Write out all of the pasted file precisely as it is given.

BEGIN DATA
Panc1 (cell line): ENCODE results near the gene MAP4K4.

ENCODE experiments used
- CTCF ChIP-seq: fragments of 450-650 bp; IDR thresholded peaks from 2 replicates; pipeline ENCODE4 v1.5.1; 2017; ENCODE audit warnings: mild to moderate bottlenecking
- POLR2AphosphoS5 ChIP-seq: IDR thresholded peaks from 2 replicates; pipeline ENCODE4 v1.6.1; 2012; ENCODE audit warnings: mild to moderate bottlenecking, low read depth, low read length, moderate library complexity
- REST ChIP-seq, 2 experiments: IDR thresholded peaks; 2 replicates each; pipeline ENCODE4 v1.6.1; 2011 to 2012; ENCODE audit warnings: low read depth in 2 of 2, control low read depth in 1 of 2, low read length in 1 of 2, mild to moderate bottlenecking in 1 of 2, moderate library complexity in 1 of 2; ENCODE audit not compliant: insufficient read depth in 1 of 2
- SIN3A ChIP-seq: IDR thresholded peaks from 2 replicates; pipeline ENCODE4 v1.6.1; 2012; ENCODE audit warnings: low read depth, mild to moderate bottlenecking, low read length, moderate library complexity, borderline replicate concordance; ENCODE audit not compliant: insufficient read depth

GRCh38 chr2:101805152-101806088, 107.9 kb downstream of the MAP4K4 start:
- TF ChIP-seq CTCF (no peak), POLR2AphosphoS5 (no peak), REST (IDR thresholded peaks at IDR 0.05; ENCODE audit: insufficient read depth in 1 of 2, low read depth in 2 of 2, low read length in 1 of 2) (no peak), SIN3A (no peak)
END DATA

Panc1 (cell line): ENCODE results near the gene MAP4K4.

ENCODE experiments used
- CTCF ChIP-seq: fragments of 450-650 bp; IDR thresholded peaks from 2 replicates; pipeline ENCODE4 v1.5.1; 2017; ENCODE audit warnings: mild to moderate bottlenecking
- POLR2AphosphoS5 ChIP-seq: IDR thresholded peaks from 2 replicates; pipeline ENCODE4 v1.6.1; 2012; ENCODE audit warnings: mild to moderate bottlenecking, low read depth, low read length, moderate library complexity
- REST ChIP-seq, 2 experiments: IDR thresholded peaks; 2 replicates each; pipeline ENCODE4 v1.6.1; 2011 to 2012; ENCODE audit warnings: low read depth in 2 of 2, control low read depth in 1 of 2, low read length in 1 of 2, mild to moderate bottlenecking in 1 of 2, moderate library complexity in 1 of 2; ENCODE audit not compliant: insufficient read depth in 1 of 2
- SIN3A ChIP-seq: IDR thresholded peaks from 2 replicates; pipeline ENCODE4 v1.6.1; 2012; ENCODE audit warnings: low read depth, mild to moderate bottlenecking, low read length, moderate library complexity, borderline replicate concordance; ENCODE audit not compliant: insufficient read depth

GRCh38 chr2:101805152-101806088, 107.9 kb downstream of the MAP4K4 start:
- TF ChIP-seq CTCF (no peak), POLR2AphosphoS5 (no peak), REST (IDR thresholded peaks at IDR 0.05; ENCODE audit: insufficient read depth in 1 of 2, low read depth in 2 of 2, low read length in 1 of 2) (no peak), SIN3A (no peak)